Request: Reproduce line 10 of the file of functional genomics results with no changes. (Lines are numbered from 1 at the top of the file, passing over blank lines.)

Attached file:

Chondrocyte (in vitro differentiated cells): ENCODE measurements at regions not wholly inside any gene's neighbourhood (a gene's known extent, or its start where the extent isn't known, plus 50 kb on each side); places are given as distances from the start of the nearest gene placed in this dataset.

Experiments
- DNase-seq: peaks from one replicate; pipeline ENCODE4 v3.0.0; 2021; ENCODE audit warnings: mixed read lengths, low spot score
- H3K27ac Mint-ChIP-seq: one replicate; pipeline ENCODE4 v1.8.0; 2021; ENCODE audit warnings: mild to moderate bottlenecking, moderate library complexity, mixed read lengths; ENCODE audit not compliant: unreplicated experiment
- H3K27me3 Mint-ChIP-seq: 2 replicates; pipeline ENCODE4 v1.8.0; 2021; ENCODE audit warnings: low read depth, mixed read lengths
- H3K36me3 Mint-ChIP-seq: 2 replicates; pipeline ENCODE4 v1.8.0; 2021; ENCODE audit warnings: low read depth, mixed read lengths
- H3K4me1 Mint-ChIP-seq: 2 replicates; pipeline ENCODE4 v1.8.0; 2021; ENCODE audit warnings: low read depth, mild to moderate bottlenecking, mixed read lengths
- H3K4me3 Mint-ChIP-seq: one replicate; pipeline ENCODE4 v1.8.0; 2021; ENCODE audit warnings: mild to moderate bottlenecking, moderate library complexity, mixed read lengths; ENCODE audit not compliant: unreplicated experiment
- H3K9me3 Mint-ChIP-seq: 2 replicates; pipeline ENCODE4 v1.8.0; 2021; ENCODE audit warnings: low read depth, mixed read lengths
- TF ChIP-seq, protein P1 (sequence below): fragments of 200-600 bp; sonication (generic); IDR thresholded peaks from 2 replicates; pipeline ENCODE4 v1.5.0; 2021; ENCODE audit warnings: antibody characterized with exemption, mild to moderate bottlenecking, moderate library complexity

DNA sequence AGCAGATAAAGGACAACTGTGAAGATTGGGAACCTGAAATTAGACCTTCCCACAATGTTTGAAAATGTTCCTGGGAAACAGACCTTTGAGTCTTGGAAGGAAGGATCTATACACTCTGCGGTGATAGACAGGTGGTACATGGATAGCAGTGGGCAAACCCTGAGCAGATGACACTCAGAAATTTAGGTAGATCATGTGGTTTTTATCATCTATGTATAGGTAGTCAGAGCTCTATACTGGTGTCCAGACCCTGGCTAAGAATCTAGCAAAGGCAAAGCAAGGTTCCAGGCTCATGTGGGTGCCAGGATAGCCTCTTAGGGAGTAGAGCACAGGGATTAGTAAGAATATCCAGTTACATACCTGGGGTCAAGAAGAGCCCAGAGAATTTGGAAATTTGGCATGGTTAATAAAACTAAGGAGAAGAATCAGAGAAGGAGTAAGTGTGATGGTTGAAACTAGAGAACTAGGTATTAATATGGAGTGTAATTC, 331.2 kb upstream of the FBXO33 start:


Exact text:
- TF ChIP-seq, protein P1 (sequence below): fragments of 200-600 bp; sonication (generic); IDR thresholded peaks from 2 replicates; pipeline ENCODE4 v1.5.0; 2021; ENCODE audit warnings: antibody characterized with exemption, mild to moderate bottlenecking, moderate library complexity